At the annual academic convocation of Saint Michael's College of Vermont, Dr. James J. O'Donnell of the University of Pennsylvania, was awarded an honorary doctor of humane letters degree. The cap-and-gown ceremonious event Sept. 24 featured a lecture by O'Donnell, academic achievement awards to Saint Michael's faculty members, and musical selection by Bach performed by the student wind ensemble of the Catholic liberal arts college.
O'Donnell, professor of classical studies and vice provost for information systems and computing at Penn, gave a learned lecture about innovative pedagogy with the tongue-in-cheek-title, "How to Prove the Earth is Flat."
Saint Michael's President Marc vanderHeyden awarded O'Donnell the honorary doctorate and draped the academic hood over his shoulders. O'Donnell's achievements were outlined by SMC Dean of the College John Kenney with reference to his education at Princeton, University College, Dublin, and an earned Ph.D. at Yale, all by the time O'Donnell was 25.
O'Donnell began his teaching career at Bryn Mawr, moved to Catholic University and then Cornell before arriving at Penn. He gained international renown for his teaching and scholarship, most especially through a series of works on Latin Christianity in late antiquity. This work includes "a monumental three-volume introduction, text and commentary to Augustine's Confessions," published by Oxford University Press in 1992. O'Donnell also lives in and directs a residential academic community for Penn undergraduates, Hill College House.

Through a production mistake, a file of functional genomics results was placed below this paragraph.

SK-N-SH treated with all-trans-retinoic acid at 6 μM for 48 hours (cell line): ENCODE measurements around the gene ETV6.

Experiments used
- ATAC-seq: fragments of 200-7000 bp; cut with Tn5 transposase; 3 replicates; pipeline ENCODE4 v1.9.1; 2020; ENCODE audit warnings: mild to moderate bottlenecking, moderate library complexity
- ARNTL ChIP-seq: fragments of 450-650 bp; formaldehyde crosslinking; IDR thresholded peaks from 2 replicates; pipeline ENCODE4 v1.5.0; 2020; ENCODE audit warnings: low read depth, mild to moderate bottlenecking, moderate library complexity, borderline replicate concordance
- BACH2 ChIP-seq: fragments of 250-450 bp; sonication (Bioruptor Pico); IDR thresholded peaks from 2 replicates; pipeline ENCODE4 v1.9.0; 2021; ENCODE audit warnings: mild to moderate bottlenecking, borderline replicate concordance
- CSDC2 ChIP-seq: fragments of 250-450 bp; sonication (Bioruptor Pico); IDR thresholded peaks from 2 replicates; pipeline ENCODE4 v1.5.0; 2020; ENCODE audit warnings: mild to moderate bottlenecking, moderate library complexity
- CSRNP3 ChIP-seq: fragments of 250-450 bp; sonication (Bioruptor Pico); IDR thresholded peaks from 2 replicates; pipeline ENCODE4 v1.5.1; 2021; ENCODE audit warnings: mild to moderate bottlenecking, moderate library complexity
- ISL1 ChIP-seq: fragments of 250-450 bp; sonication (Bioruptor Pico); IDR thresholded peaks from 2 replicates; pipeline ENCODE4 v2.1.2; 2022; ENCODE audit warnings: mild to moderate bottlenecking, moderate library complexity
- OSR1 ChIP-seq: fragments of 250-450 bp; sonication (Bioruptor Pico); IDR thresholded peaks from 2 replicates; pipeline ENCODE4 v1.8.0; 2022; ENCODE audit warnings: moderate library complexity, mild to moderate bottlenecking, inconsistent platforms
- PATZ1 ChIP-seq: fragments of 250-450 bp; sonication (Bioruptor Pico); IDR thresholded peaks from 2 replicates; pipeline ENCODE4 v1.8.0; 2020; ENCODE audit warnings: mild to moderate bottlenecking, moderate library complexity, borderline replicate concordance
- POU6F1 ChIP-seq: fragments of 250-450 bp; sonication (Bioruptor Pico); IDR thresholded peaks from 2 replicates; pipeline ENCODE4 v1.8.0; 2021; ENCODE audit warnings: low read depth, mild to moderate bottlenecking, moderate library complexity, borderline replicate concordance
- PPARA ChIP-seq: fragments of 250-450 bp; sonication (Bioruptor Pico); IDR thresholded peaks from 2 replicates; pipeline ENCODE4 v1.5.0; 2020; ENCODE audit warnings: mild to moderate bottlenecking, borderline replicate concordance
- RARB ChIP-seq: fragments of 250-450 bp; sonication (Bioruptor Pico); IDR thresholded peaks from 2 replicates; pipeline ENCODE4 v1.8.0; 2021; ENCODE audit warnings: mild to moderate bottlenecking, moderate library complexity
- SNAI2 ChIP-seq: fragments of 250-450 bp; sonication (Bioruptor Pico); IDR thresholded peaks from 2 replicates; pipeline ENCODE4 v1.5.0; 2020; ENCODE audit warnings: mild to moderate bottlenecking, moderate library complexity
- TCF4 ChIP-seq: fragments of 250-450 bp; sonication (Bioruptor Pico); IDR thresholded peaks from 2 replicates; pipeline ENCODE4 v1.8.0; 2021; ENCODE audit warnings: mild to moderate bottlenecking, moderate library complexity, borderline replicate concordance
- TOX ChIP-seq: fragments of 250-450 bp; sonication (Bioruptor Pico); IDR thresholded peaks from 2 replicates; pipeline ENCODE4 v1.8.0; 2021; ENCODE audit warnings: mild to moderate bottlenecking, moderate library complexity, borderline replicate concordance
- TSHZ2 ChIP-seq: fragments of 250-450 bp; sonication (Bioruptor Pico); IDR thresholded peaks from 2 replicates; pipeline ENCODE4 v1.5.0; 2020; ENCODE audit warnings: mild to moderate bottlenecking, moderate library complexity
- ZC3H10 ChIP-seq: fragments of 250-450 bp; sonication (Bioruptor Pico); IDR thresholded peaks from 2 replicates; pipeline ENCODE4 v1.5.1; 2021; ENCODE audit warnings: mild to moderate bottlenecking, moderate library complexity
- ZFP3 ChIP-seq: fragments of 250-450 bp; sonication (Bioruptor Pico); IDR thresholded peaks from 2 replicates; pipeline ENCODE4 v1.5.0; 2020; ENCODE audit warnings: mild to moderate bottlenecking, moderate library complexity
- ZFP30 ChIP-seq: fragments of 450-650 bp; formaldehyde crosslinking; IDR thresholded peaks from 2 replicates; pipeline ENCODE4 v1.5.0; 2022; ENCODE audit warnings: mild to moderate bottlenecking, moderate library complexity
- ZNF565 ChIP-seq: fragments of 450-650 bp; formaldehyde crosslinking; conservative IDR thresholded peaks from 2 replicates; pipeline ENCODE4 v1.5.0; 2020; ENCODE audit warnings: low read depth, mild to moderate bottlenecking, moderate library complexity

O'Donnell's unusual commitment to computer technology in the classroom led to his selection as Penn's vice provost for computing because, as the former university provost stated, "We wanted someone managing computing who understood it intellectually, from the bottom up." O'Donnell founded two e-journals, Bryn Mawr Classical Review and NewJour, and he made significant innovations in Penn's computing systems and in the classroom using, among other approaches, decentralized computer support. His latest book, Avatars of the Word: From Papyrus to Cyberspace (Harvard University Press, 1998) sees history "as a succession of information technology crises beginning with the invention of writing."
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